First we have a capital market that has depth, diversity, breadth and resilience. The numbers I have cited earlier provide clear proof of this. Whether it be in the area of debt or equity market or fund management, growth and resilience have been the hallmark of our market since the aftermath of the Asian financial crisis.  We also have a market that is internationally recognised as well-regulated with well- established   investor   protection   regime   and   robust   regulatory framework which are benchmarked against international standards. We have been independently assessed as being highly compliant with IOSCO Objectives and Principles of Regulation in the WB-IMF FSAP assessment in 2012.   In fact, our capital market achieved ‘fully implemented’ for 34 out of 37 principles assessed, giving us highest scoring of 92% among all post GFC – FSAPs.  We have also been consistently ranked fourth for investor protection in the World Bank Doing Business Report.   While the World Bank CG Report on Observance of Standards and Codes recognised us as a regional leader in  quality  of  CG  standards,  acknowledging  the  substantial improvement in our legal and regulatory framework for CG. Among emerging markets, the SC is an early signatory of the IOSCO Multilateral Memorandum of Understanding (MMOU), the international benchmark   for   cross-border   cooperation   critical   to   combating violations of capital market laws. This reflects international recognition of our capacity for cross-border enforcement.


The strength of our capital market is further underscored by the fact that Malaysia is the first emerging market and the second ASEAN country to be recognised as an approved investment destination under China’s Qualified Domestic Institutional Investor (QDII) scheme in June 2010.  The QDII programme allows Chinese nationals to invest in overseas markets through approved institutions such as securities companies, fund management companies, commercial banks, trust companies and insurance companies.  Approved institutions regulated by the Chinese banking regulator and securities regulator can invest funds pooled from their clients into Malaysian securities including equities, fixed income products and collective investment schemes approved by the SC.  These institutions may also engage the services of licensed Malaysian fund managers to assist with QDII investments. This is yet another unique strength that can be effectively capitalised by      our  industry  in  positioning  Malaysia  as  an  Islamic  wealth management centre.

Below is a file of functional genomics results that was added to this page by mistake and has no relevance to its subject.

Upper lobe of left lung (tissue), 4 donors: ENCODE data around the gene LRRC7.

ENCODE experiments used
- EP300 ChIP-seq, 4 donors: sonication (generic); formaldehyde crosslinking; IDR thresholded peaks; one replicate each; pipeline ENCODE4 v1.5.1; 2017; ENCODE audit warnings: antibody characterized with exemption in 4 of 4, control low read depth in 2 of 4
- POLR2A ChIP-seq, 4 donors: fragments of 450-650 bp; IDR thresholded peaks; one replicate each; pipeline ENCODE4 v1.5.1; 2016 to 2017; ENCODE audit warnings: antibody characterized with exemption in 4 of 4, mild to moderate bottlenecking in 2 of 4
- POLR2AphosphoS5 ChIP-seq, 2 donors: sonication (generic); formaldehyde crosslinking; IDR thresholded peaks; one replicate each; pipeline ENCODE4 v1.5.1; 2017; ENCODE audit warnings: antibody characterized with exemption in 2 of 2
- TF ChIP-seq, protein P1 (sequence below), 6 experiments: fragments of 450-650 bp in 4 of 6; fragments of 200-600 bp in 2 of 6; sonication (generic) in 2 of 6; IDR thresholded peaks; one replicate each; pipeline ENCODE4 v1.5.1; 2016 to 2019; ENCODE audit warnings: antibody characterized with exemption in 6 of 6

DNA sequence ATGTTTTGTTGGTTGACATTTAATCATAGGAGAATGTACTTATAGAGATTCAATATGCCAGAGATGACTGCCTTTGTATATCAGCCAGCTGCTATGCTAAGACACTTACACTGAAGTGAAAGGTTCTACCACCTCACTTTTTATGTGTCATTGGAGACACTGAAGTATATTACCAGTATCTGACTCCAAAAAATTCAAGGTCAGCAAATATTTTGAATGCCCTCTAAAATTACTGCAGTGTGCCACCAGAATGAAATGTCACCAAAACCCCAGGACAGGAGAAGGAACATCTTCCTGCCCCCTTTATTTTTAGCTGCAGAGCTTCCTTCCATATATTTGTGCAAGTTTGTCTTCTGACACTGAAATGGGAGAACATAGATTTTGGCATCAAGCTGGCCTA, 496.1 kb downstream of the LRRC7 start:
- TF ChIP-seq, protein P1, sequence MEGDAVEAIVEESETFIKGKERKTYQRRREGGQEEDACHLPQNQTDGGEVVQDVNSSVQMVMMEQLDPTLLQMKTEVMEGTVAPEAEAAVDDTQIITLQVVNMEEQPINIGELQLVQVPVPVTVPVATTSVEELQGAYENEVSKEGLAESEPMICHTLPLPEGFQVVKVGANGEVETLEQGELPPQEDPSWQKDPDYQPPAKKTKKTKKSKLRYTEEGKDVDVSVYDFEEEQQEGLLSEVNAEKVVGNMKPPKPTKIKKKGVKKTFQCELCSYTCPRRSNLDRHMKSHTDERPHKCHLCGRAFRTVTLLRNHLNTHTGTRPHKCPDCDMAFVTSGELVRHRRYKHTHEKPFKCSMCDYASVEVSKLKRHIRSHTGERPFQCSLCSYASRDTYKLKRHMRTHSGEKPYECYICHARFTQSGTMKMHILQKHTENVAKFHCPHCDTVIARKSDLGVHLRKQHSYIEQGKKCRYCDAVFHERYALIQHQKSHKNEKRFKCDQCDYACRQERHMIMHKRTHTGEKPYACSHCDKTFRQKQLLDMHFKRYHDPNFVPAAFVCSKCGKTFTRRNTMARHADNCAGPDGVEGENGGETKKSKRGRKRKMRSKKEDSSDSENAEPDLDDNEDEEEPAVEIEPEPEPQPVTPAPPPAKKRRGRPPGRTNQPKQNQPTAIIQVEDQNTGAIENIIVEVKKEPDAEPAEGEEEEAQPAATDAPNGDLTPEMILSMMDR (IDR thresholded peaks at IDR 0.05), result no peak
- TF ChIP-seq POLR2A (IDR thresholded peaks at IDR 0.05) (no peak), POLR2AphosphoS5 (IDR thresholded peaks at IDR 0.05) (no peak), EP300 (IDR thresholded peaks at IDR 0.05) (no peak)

The ASEAN Connectivity


Our second value proposition is the ASEAN connectivity.  As you may be aware  efforts  are  underway  among  ASEAN  capital  market regulators to promote greater regional activity and investment. Towards creating an enabling environment for regional integration we have pursued numerous initiatives for the harmonisation or mutual recognition  of  frameworks.    The  exchanges  have  established  the ASEAN Trading Link and efforts to promote new products and building ASEAN as an asset class have begun in earnest.   Market-based initiatives to promote greater regional cross-border flows are being pursued to facilitate cross-border fund raising, product distribution and investments (through trading links).   Specific initiatives include corporate governance ranking for ASEAN PLCs and the framework for the cross-border offering of collective investment schemes.  An MOU relating to the latter was signed by SC Malaysia, MAS Singapore and SEC Thailand last year and is targeted for implementation later this year.  This framework enables fund managers operating in a member jurisdiction to offer collective investment schemes constituted and approved in that jurisdiction to investors in other member jurisdiction under a streamlined authorisation process.  Clearly this arrangement will enlarge investment opportunities for investors by providing them with   a   more   diverse   range   of   investment   while   expanding opportunities for CIS operations.